“While it can make living more affordable for tenants, landlords may feel that they can charge high for rent since there are vouchers that the tenants can use.” 

Mr Dominic Schacher, founder of property management platform Rently, had the same worry. 

“Landlords are quite smart. If they know there are subsidies available, I am afraid they will increase their prices. I’m not sure how this problem can be mitigated, but there is a possibility that rental prices will see a jump.”

Ms Karine Lee, a property agent with PropNex Realty, said that some flat owners might seize the opportunity to raise rental charges, but she was hopeful that others who collect passive rental income would “remain reasonable and help these families tide through the waiting period”.

In one transaction that she facilitated, for instance, the landlord who was her client agreed to lease a three-room Woodlands flat for a monthly S$3,000 instead of the market value of S$3,300 after negotiating and taking her tenants’ situation into consideration.

They were a newly wedded couple with a newborn baby looking to rent for two years. 

Ms Christine Sun, chief researcher and strategist of property agency OrangeTee Group, believes that the possibility of rent prices rising may not be high, and even if it occurs, it would likely affect smaller HDB flats. She said that this was because most couples taking up the PPHS scheme will usually not lease bigger flats due to cost concerns. 

One of the eligibility criteria for PPHS applicants is that the monthly household income must be S$7,000 or below.

“The impact on rental demand and prices will depend how many people qualify for the vouchers and amount given,” she added. 

Mr Nicholas Mak, chief research officer at property technology company Mogul.sg, does not foresee rental prices for HDB flats to rise, noting that there would be eligibility criteria for the vouchers as indicated in Mr Wong’s Budget speech.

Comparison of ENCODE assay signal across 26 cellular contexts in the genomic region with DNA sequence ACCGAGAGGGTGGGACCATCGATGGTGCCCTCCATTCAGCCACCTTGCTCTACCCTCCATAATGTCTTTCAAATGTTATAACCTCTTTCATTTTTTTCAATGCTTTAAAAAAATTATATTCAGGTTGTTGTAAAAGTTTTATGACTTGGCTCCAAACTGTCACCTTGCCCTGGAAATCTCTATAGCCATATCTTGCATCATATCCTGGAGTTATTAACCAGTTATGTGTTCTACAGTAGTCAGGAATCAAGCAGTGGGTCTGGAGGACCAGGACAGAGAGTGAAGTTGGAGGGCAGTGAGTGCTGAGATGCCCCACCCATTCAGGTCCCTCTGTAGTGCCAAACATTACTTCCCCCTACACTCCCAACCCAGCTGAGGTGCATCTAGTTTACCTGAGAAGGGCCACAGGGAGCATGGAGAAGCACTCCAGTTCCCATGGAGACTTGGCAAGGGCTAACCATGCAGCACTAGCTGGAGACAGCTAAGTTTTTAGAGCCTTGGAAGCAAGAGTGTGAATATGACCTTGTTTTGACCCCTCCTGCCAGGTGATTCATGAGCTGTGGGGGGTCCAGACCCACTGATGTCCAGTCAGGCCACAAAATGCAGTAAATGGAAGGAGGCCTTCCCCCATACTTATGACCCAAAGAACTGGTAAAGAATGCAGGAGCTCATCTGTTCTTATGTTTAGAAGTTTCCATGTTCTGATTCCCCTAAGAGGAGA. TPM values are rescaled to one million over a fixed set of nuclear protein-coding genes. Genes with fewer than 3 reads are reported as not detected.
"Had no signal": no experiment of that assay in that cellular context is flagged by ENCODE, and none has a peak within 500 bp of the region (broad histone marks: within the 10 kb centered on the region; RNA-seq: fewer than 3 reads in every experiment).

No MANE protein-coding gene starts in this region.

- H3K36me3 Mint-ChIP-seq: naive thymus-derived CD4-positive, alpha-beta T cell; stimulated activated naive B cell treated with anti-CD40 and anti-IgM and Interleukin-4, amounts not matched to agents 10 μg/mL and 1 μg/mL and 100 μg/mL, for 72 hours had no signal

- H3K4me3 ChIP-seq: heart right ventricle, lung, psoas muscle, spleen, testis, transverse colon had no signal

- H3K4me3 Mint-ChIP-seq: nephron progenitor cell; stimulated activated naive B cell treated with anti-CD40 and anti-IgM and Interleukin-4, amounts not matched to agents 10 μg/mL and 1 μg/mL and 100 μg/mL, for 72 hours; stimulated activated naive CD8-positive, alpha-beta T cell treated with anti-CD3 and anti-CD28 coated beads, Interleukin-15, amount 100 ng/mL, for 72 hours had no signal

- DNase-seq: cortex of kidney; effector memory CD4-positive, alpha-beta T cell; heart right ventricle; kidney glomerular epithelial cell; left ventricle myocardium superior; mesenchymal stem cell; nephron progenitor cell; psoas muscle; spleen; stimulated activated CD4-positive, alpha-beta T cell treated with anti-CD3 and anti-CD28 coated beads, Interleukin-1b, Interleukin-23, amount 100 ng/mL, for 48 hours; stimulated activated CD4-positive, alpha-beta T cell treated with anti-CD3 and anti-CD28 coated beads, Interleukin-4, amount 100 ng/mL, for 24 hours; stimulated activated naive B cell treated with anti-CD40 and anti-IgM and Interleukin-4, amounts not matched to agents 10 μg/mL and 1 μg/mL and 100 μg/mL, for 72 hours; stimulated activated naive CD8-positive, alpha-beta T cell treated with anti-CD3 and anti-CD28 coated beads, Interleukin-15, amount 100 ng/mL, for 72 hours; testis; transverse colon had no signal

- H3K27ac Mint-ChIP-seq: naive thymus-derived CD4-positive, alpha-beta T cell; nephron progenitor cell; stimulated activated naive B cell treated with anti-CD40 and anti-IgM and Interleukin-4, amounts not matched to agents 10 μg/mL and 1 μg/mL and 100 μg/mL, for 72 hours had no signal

Giving a wider picture forecast, Mr Mak said: “I expect overall private property rental rates to fall by 10 to 15 per cent this year, so it’s only a matter of time that HDB flat rentals will come down.”

“If the Government gives out a sufficient amount of vouchers, it will not reverse the projected downward trend of rental rates,” he added, noting that the rising supply of private and public housing since late last year will also drive rental prices down. 


When approached for their views, most couples told TODAY that they are waiting for the voucher’s value and eligibility criteria before deciding if they would be interested in taking up this relief measure.

Receptionist Siti Sabrina Yahya, 27, and her future spouse come from big families, and she said that she is considering moving out after getting married next year but her BTO flat will only be ready in March 2028.  

“The open market voucher sounds useful, but we will wait for details to be announced before making a decision. Hopefully, there’s at least a 50 per cent monthly rebate.”  

Systems engineer Gan Kai Ler, 27, said that he liked the idea of the voucher but could not comment more on its usefulness until the voucher’s worth was announced. 

“If the dollar value associated with it allows me to rent an average housing unit five to 15 minutes away from the nearest MRT station and is in a fairly central location, I think it is a very good deal.”  

Join The Discussion

Compare listings